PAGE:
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Last Week In Science Based Medicine PDF Print E-mail
Swift
Written by Dr. Harriet Hall   
Monday, 27 January 2014 09:00

Here is a recap of the stories that appeared last week at Science-Based Medicine, a multi-author skeptical blog that separates the science from the woo-woo in medicine.

Stanislaw Burzynski: Using 1990s techniques to battle the FDA today (David Gorski)  http://www.sciencebasedmedicine.org/stanislaw-burzynski-trying-to-relive-his-success-beating-the-rap-in-the-1990s/ In the 1990s, Burzynski got cancer patients to lobby Congress to force the FDA to allow him to use antineoplastons. The strategy worked that time, and his supporters are trying it again. Change.org petitions, the ANP Coalition, and other efforts rely on emotional appeals and rhetoric rather than science. How can we counter their influence?

Top 10 Chiropractic Studies of 2013 (Harriet Hall)  http://www.sciencebasedmedicine.org/top-10-chiropractic-studies-of-2013/ ChiroNexus listed the top 10 studies of 2013. One isn’t a study at all, one is a negative study misrepresented as positive, and the rest are poorly designed small studies without control groups or with inadequate controls, with evidence of bias and with questionable clinical relevance. If these are the top 10, the rest must be truly terrible.

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Another One Bites the Dust PDF Print E-mail
Swift
Written by Jamy Ian Swiss   
Wednesday, 22 January 2014 09:00

Many skeptics like myself have been closely following the recent run of criminal prosecutions of professional psychics. Notable among these cases has been that of the Rose Marks family clan that was prosecuted in South Florida. I have written about various developments in the story, including here:

Inhuman Predators

And about Marks’ conviction here:

The latest installment of Real Life Karma, or what goes around sometimes comes around when prosecutors decide to do their jobs, was in the news last week when 44-year-old Nancy Marks, sister-in-law of psychic racketeer Rose Marks, was sentenced to a prison term of three years and nine months, and ordered to repay more than 2.2 million dollars to her victims.

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Misinformation breakdown: This week in Doubtful News for January 21, 2014 PDF Print E-mail
Swift
Written by Sharon Hill   
Tuesday, 21 January 2014 09:00

 Here is a rundown of the stories about freaky nature and frightening beliefs courtesy of Doubtful News.

Skeptical activism activity for this week is to learn about how Target chain is selling homeopathic asthma treatment Unethical? Dangerous? You bet. You can do something.

 

The deaths from influenza this season continue to mount. Misinformation about the flu is a direct cause for… death.

 

In an astounding story, police report that two children are dead and two more injured after a mother and another stab them during a so-called exorcism. There are few details so far on this disturbing crime which took place in a home outside of Washington, DC.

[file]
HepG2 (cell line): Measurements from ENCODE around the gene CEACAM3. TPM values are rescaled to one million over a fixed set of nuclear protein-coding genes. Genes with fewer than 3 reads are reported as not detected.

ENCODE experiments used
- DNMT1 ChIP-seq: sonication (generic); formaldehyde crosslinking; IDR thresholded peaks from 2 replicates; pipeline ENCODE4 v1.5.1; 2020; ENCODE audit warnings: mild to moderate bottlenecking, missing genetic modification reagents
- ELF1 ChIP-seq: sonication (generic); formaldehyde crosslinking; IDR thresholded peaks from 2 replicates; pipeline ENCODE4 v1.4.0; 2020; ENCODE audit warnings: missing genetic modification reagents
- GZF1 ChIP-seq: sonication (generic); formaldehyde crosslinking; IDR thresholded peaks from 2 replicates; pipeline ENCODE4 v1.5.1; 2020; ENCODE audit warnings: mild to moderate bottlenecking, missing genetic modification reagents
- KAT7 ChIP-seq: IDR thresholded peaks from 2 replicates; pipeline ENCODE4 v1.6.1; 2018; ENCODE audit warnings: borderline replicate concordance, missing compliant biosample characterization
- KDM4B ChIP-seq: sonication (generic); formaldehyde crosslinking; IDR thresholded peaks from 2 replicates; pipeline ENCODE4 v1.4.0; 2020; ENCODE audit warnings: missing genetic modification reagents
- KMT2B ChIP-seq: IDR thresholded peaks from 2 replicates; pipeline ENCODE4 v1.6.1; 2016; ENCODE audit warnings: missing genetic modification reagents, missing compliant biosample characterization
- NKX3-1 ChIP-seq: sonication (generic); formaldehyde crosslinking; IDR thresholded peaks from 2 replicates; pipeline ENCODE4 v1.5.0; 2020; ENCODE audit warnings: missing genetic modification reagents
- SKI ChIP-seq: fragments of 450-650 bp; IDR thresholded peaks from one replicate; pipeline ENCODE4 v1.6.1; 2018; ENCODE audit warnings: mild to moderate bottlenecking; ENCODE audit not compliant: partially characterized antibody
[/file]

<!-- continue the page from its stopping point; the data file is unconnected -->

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Last Week In Science Based Medicine PDF Print E-mail
Swift
Written by Dr. Harriet Hall   
Monday, 20 January 2014 09:00

Here is a recap of the stories that appeared last week at Science-Based Medicine, a multi-author skeptical blog that separates the science from the woo-woo in medicine.

Placebo effects are not the “power of positive thinking” (David Gorski)  http://www.sciencebasedmedicine.org/ted-kaptchuk-versus-placebo-effects-again/ Ted Kaptchuk thinks placebos constitute effective treatment and believes it is possible to use them without deception. His new study compared placebo to the drug Maxalt for migraine, manipulating the information given to subjects as negative, neutral, or positive. Kaptchuk has hyped the results as showing the power of positive thinking, ignoring the fact that there were no more people free of pain in the placebo group than in the no treatment group. The study doesn’t tell us anything we didn’t already know.

Tribalism and Medical Ethics (Harriet Hall)  http://www.sciencebasedmedicine.org/tribalism-and-medical-ethics/ A new book by Joshua Greene argues that tribalism is the central tragedy of modern life. He provides intriguing insights from evolution and from recent studies in psychology and neuroscience to inform a new understanding of morality, and he argues for a pragmatic utilitarianism. His ideas are applicable to medical ethics and controversies like abortion.

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2014's Skeptic Conference Schedule Shows Continued Signs of Growth PDF Print E-mail
Swift
Written by Tim Farley   
Friday, 17 January 2014 09:00

 As we begin 2014 the skeptic conference schedule is already starting to shape up. Last weekend the Northeast Conference on Science and Skepticism (NECSS) announced its guest lineup and opened registration. Already four Skepticamps have been scheduled in the first months of the year. And it was revealed that the Australia and New Zealand national conferences this year will be held one week apart in part so that George Hrab, Steven Novella and the rest of the cast of the Skeptics' Guide to the Universe can attend both events. There are also two biennial events planned this year in Europe in September - Denkfest in Zurich and Kritisk Masse in Oslo.  

It shouldn't surprise observant skeptics that the schedule is so full. In 2013 there were over 55 multi-speaker conferences, symposia and workshops targeted (in whole or in part) at scientific skeptics worldwide - so many that there were many weekends with more than one simultaneous event. Included in this number are the 19 Skepticamps that were held last year.  These are attendee-curated "unconferences" first held in 2007, and are smaller and regional in nature.

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